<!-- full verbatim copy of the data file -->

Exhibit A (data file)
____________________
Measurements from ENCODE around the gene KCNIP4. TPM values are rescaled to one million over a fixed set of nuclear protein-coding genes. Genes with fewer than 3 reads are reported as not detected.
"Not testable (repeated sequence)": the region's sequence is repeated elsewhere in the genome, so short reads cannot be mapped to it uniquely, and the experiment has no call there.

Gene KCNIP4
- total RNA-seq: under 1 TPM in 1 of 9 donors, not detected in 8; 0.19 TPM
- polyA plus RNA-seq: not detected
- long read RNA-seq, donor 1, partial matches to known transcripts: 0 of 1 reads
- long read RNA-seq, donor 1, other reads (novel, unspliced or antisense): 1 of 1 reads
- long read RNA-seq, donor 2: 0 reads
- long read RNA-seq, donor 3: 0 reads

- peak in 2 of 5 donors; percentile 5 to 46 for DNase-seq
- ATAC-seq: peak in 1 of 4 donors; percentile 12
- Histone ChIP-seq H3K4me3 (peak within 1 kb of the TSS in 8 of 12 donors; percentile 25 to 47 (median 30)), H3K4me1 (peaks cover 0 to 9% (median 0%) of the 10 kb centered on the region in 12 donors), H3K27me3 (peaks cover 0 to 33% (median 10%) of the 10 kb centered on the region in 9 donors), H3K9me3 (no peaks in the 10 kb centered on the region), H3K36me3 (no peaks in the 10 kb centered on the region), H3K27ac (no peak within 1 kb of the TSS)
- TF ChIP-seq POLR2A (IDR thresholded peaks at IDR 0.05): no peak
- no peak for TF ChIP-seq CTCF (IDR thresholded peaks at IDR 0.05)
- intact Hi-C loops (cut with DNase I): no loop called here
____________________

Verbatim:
Measurements from ENCODE around the gene KCNIP4. TPM values are rescaled to one million over a fixed set of nuclear protein-coding genes. Genes with fewer than 3 reads are reported as not detected.
"Not testable (repeated sequence)": the region's sequence is repeated elsewhere in the genome, so short reads cannot be mapped to it uniquely, and the experiment has no call there.

Gene KCNIP4
- total RNA-seq: under 1 TPM in 1 of 9 donors, not detected in 8; 0.19 TPM
- polyA plus RNA-seq: not detected
- long read RNA-seq, donor 1, partial matches to known transcripts: 0 of 1 reads
- long read RNA-seq, donor 1, other reads (novel, unspliced or antisense): 1 of 1 reads
- long read RNA-seq, donor 2: 0 reads
- long read RNA-seq, donor 3: 0 reads

- peak in 2 of 5 donors; percentile 5 to 46 for DNase-seq
- ATAC-seq: peak in 1 of 4 donors; percentile 12
- Histone ChIP-seq H3K4me3 (peak within 1 kb of the TSS in 8 of 12 donors; percentile 25 to 47 (median 30)), H3K4me1 (peaks cover 0 to 9% (median 0%) of the 10 kb centered on the region in 12 donors), H3K27me3 (peaks cover 0 to 33% (median 10%) of the 10 kb centered on the region in 9 donors), H3K9me3 (no peaks in the 10 kb centered on the region), H3K36me3 (no peaks in the 10 kb centered on the region), H3K27ac (no peak within 1 kb of the TSS)
- TF ChIP-seq POLR2A (IDR thresholded peaks at IDR 0.05): no peak
- no peak for TF ChIP-seq CTCF (IDR thresholded peaks at IDR 0.05)
- intact Hi-C loops (cut with DNase I): no loop called here